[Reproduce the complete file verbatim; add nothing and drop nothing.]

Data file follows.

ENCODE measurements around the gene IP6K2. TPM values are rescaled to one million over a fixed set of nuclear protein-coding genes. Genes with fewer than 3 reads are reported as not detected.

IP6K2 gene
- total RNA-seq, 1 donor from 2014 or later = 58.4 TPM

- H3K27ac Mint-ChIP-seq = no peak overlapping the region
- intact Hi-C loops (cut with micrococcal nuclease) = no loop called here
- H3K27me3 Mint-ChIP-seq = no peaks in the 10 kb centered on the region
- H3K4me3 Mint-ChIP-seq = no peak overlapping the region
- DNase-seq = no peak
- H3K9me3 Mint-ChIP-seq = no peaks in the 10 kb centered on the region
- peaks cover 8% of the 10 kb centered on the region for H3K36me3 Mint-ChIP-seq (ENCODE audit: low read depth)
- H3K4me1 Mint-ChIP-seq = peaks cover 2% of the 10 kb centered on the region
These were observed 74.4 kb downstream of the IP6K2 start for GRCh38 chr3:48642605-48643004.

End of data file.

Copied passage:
ENCODE measurements around the gene IP6K2. TPM values are rescaled to one million over a fixed set of nuclear protein-coding genes. Genes with fewer than 3 reads are reported as not detected.

IP6K2 gene
- total RNA-seq, 1 donor from 2014 or later = 58.4 TPM

- H3K27ac Mint-ChIP-seq = no peak overlapping the region
- intact Hi-C loops (cut with micrococcal nuclease) = no loop called here
- H3K27me3 Mint-ChIP-seq = no peaks in the 10 kb centered on the region
- H3K4me3 Mint-ChIP-seq = no peak overlapping the region
- DNase-seq = no peak
- H3K9me3 Mint-ChIP-seq = no peaks in the 10 kb centered on the region
- peaks cover 8% of the 10 kb centered on the region for H3K36me3 Mint-ChIP-seq (ENCODE audit: low read depth)
- H3K4me1 Mint-ChIP-seq = peaks cover 2% of the 10 kb centered on the region
These were observed 74.4 kb downstream of the IP6K2 start for GRCh38 chr3:48642605-48643004.